Go to content, skip over navigation


More Pages

Go to content, skip over visible header bar
Home News Features Arts & Entertainment Sports OpinionAbout Contact Advertise

Note about Unsupported Devices:

You seem to be browsing on a screen size, browser, or device that this website cannot support. Some things might look and act a little weird.

Anthony Doerr shines light on navigating life post-graduation

April 12, 2024

Kaya Patel

Welcome back to Turning Point! In case you are new here, we interview Bowdoin alumni and Mainers about the experiences that shaped their twenties and share their stories with Bowdoin students.

This week, we sat down with Pulitzer Prize-winning author Anthony Doerr ’95, whose works include “Cloud Cuckoo Land,” “The Shell Collector” and “All the Light We Cannot See” (which was recently made into a Netflix series). In conversation, he was remarkably warm, wise, goofy and expansive as he described navigating his twenties post-Bowdoin.

C+E: Can you tell us about your upbringing and how it shaped your college choice and career path?

AD: Being a writer wasn’t a career that you could say out loud. That’d be like saying I’m gonna be an astronaut or a blue whale. I grew up in Cleveland, and nature was a big part of my life. My mom was a science teacher, and she was always helping me and my brothers translate the natural world into language. She had a two-week spring break, and we would drive to Florida every year. And I just fell in love with the ocean so much. I loved marine biology, and my mom found a camp on Mount Desert Island. I remember being able to go to such a cool oceanography camp was such a privilege…. And I remember mostly just thinking [Bowdoin’s] by the ocean, and they have early decision, so all I had to do was one application. There are so many silly reasons kids pick colleges: [For me because it was] by the ocean, and I love Maine. I was writing stories secretly, junior and senior year, but it wasn’t like, “I’m going to Bowdoin because of the literary tradition.”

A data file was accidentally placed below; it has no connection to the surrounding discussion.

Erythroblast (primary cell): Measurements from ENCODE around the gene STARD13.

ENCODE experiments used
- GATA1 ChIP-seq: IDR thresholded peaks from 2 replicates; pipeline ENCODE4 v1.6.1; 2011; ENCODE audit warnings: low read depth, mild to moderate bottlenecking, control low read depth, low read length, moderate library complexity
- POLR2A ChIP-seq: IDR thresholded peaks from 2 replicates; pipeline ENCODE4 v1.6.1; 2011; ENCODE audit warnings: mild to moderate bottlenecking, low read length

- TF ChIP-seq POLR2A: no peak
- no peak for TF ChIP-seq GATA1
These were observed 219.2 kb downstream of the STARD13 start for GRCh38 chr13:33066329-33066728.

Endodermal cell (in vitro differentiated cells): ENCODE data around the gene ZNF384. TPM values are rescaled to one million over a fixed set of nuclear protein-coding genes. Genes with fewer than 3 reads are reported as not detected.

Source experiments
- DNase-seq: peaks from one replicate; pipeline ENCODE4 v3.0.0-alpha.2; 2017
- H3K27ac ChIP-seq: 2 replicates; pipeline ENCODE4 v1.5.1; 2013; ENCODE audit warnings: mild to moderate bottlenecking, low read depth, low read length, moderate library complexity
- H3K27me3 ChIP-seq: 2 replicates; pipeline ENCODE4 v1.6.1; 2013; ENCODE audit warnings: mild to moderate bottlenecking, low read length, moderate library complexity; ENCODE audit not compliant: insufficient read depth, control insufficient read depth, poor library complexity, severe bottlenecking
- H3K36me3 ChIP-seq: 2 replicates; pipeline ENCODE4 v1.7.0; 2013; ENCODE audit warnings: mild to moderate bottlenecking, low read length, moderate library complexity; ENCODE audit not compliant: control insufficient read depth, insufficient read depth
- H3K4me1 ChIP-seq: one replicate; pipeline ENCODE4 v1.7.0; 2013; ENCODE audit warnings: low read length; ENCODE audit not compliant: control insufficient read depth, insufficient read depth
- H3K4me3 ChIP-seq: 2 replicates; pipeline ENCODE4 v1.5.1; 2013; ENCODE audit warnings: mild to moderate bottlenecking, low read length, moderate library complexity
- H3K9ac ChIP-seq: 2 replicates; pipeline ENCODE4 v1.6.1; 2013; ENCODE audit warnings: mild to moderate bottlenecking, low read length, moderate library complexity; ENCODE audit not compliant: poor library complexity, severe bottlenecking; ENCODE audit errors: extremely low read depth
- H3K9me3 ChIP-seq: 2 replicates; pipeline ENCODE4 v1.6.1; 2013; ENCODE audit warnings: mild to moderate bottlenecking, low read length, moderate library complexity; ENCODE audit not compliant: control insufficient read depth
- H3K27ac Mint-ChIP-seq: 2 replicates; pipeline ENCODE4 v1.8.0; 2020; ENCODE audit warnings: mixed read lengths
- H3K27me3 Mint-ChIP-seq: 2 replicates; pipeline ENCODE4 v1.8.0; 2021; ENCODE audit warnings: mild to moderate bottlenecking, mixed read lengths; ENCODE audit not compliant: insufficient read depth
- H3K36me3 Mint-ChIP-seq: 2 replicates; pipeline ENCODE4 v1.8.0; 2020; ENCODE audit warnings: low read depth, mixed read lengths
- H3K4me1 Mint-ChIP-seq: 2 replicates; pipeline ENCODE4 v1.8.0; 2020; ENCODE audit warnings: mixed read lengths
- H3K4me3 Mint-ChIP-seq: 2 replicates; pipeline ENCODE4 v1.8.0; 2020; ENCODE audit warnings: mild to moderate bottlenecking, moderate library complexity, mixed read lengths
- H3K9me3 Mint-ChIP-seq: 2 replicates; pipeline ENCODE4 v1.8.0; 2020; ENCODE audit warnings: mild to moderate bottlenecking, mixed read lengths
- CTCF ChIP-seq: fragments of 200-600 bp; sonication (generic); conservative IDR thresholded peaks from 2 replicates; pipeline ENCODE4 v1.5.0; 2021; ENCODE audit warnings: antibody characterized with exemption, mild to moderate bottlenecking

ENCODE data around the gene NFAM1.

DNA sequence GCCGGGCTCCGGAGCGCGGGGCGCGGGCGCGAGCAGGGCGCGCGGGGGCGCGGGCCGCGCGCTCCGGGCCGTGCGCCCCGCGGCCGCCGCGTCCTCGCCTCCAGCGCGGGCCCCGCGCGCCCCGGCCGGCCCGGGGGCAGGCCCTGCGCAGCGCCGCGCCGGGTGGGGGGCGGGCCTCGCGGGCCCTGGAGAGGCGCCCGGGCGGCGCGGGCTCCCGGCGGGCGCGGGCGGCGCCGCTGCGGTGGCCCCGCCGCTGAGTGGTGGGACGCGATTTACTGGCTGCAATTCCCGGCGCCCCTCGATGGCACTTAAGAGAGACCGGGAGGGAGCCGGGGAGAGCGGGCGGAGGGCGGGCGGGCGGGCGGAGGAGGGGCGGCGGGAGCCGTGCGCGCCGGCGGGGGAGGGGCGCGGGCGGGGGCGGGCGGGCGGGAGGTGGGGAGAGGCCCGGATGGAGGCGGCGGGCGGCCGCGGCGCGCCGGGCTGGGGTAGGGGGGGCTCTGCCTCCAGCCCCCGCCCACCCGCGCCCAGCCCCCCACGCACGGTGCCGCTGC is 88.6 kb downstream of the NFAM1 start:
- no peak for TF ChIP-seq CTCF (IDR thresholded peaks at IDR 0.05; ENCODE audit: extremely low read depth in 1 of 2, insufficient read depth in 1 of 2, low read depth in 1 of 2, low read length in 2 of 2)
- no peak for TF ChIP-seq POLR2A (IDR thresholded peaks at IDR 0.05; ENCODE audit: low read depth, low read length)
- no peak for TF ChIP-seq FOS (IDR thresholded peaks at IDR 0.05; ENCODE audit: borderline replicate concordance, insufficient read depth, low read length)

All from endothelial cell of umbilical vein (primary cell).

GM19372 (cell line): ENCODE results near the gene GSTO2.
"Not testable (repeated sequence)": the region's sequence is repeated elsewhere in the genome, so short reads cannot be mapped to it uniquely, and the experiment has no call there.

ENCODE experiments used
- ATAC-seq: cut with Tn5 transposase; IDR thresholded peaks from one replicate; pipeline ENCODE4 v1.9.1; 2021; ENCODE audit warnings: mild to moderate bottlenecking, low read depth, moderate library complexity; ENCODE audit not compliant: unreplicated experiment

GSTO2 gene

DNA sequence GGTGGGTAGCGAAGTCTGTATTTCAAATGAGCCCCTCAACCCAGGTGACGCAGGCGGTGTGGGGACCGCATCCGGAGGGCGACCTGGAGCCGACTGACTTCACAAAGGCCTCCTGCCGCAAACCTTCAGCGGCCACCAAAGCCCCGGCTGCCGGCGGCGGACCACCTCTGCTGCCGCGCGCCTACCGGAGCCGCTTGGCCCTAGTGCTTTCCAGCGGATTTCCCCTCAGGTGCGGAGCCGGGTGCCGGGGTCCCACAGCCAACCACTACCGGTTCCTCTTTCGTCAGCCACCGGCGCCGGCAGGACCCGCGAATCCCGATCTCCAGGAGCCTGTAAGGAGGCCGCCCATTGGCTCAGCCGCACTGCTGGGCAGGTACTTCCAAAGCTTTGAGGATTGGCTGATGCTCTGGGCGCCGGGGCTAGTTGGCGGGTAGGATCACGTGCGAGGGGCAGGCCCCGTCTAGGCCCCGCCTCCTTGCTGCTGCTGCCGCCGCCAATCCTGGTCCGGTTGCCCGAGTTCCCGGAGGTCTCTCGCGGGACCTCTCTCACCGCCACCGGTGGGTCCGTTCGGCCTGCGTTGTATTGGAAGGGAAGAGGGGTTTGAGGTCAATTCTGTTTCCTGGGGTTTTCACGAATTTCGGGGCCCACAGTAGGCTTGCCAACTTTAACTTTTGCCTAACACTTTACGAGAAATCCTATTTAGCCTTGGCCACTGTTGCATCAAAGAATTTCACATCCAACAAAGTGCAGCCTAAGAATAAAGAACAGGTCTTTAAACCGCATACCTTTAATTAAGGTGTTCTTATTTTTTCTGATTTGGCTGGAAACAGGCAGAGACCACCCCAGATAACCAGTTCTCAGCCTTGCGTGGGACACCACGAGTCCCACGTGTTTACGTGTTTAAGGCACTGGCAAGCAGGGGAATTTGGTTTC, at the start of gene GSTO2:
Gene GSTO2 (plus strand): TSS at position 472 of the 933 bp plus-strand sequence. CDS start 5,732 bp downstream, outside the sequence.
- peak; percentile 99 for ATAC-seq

C+E: Tell us a little bit about your time at Bowdoin. What were you involved in on campus/what was your major?

AD: I loved it. I played rugby…. That gave me a great sense of community. And those [rugby] trips were great—unlike you guys—we were without phones. The rugby away games really helped me get a feel that first of all, there’s a lot of nature and this is a cool thing. We’d go jump off bridges in Harpswell. There’s all this access to the ocean that I started to fall in love with.